The story begins in 2006, my first year of postgraduate studies. In second semester I had the opportunity to tutor in an introductory level unit, which I had studied as a fresh-faced undergrad back in 2000.
(Does everyone remember the millennium? How the ATMs didn't stop working at midnight, all computers didn't instantly crash, and how the friendless millennium denialists went on about how it wasn't really the millennium because there had not been a year zero, thus missing the point entirely? Ah, good times.)
One of the set texts for the unit was Andrei Makine's Once Upon the River Love, a tale of three boys growing up in Siberia in the 1970s. They are each driven by dissatisfaction in their everyday lives, each inspired by a particular image of the West. There's a lot of East-West symbolism in the book, so there can be a lot to unpack, but it's a relatively easy read.
As I was preparing for the tutorial on the novel, I tried to anticipate some questions the students might have about the text. The first thing that came to mind was the mysterious Kharg root, a semi-mythical plant the boys come across. Pages 17-18 of the Text Publishing 1999 edition:
We looked closely at the Kharg root. Without admitting it to ourselves, we sensed that there was something feminine about its shape. It was, in fact, a kind of plump, dark-hued pear, with a skin like suede, slightly cracked, the underside was covered in purplish down. From the top to bottom the root was divided by a groove that resembled the line of a vertebral column.
The Kharg was very pleasant to touch. Its velvety skin seemed to respond to contact with the fingers. This bulb with its sensual contours hinted at a strange life that animated its mysterious interior.Phwoar! I reasoned that the students would be interested to know if this was a real plant, was it really a euphoriant, or had the author invented this extraordinarily erotic plant to explore some aspects of the boys' sexual coming of age (...as it were, nudge nudge wink wink)?
I'll have you know that googling kharg+plant is pretty much useless, as there is a petrochemical plant on Kharg island in Iran. Among the noise that comes up with kharg+root is one result that mentions the novel. It's on a plant taxonomers' mailing list from 1999 and goes like this:
A friend of mine showed me the book "Au temps du fleuve Amour" by Andrei Makine. Among the wonders of the deep taiga forests of the Russian Far East by the River Amur the author tells that the fleshy rhizome of a plant called "Kharg-racine", Kharg-root, is praised by the local people for its medicinal powers. For translation purposes by my friend it would be good to know what sort of plant is in question, but I cannot find it out from the books available. Could anyone possibly give some advice. I have every reason to believe that this is not just an imaginary plant.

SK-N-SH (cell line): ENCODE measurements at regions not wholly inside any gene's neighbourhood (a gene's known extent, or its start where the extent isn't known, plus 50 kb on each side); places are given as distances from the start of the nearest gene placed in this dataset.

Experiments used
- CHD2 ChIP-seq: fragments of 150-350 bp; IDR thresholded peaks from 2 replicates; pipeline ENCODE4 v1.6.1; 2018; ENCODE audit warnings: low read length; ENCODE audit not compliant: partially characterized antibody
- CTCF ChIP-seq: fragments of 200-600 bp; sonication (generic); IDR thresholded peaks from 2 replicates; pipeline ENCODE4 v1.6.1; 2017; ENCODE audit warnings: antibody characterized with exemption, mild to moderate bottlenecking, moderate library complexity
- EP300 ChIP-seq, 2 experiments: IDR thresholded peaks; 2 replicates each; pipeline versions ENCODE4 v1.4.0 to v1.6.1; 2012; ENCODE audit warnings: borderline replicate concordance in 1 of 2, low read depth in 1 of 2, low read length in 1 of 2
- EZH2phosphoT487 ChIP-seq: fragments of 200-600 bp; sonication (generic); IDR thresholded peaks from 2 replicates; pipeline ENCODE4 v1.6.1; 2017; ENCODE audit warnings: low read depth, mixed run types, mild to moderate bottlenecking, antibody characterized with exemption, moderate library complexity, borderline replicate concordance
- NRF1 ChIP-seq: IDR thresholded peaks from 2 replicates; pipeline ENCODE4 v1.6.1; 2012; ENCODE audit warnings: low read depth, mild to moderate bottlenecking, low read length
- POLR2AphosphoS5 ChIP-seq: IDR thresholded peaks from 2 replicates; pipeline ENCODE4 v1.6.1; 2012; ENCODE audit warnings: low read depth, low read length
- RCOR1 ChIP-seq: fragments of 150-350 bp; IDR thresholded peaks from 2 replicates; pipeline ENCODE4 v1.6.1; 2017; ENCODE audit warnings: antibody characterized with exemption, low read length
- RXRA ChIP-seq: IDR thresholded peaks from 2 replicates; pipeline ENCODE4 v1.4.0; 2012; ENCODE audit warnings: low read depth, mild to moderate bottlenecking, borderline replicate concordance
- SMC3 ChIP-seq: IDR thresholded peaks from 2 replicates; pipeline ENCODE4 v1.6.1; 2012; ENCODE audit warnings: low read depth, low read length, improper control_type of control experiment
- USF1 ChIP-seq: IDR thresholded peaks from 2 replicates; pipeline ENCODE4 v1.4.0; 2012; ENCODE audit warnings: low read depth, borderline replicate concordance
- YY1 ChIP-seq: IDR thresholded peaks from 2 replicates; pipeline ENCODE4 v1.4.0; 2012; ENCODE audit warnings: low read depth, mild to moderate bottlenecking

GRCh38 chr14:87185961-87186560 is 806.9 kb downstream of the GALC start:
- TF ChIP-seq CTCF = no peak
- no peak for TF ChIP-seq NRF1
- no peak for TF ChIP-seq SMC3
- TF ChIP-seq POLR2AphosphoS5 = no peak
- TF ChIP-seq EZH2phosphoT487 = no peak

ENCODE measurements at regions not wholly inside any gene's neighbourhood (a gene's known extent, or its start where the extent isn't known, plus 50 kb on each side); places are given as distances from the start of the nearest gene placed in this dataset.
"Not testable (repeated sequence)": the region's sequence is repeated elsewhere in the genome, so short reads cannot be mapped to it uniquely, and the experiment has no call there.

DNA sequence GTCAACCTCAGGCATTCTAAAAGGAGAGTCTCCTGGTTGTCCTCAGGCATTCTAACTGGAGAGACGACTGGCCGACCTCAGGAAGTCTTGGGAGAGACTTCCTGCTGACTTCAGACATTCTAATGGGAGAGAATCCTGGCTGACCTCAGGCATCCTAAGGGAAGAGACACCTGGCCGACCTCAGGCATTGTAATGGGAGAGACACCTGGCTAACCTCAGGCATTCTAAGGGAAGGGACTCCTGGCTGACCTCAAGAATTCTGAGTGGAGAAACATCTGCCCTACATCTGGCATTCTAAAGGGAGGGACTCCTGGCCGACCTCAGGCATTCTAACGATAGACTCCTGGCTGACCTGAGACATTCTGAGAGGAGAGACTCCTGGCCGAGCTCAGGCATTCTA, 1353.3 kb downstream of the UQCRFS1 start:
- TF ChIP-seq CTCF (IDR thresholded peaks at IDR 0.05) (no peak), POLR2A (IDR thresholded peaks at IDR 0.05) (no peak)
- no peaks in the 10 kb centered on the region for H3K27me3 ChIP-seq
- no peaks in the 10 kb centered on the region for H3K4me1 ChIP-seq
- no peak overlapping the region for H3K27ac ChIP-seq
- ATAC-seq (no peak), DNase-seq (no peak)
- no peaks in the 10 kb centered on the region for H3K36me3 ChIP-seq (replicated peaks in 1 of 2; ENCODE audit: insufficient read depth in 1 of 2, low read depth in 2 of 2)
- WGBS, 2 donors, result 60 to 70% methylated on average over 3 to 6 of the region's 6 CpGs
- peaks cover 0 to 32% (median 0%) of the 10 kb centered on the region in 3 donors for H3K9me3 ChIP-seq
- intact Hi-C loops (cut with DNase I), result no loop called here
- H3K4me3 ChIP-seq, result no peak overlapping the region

From there followed hours of trawling through online plant guides for Far Eastern euphoriants. When your search query also brings up sites like "The History of Hashish", you thank your lucky stars you decided not to do your research in the library...
Along the way I found some likely suspects, although no description lives up to the one by Makine. Siberian ginseng (Eleutherococcus senticosus) and roseroot (Rhodiola rosea) rhizomes have been used in traditional medicine and, according to some studies at least, can have some positive effect on immunity and mood. I started to think, as a clear winner became hard to establish, that perhaps the students could accept some uncertainty about the subject. Surely I was a confident enough person to just say "I don't know", and we could all move on with our lives?
Then came the tutorial itself, and not a single soul expressed any interest in the Kharg root. No one asked me about it.
No one has asked me about it in the four years since.
I named the blog "Siberian Ginseng" as a sort of tribute to my escapade of overpreparedness. "Siberian Ginseng", I think, sounds nicer - and certainly more compact - than "I really hope all the unnecessary things I've wasted time on turn out to actually be super-useful in the future, when my penchant for knitting, tea-drinking and David Mitchell make me a Queen of the human race."*
So there we go.
Epilogue: When I started writing this I revisited some of the sites I trawled through all those years ago, and found some new leads that passed me by last time. It is entirely possible that "Siberian Ginseng" should have been called "Siberian Iris" (iris sibirica).
I haven't been able to find information on the Siberian iris root being used for medicinal purposes - some iris bulbs are used for perfumes, but not the Siberian iris specifically, and the root could in fact be poisonous - and given it is a flower descriptions tend to focus on what's above ground and not what's below it, but if the Kharg root is an iris bulb, then of course it adds a lot to the whole East-West discussion when compared with, say, the fleur-de-lis as a symbol of all that is French and refined.
*N.B. I don't actually think that knitting, tea-drinking and David Mitchell are unnecessary.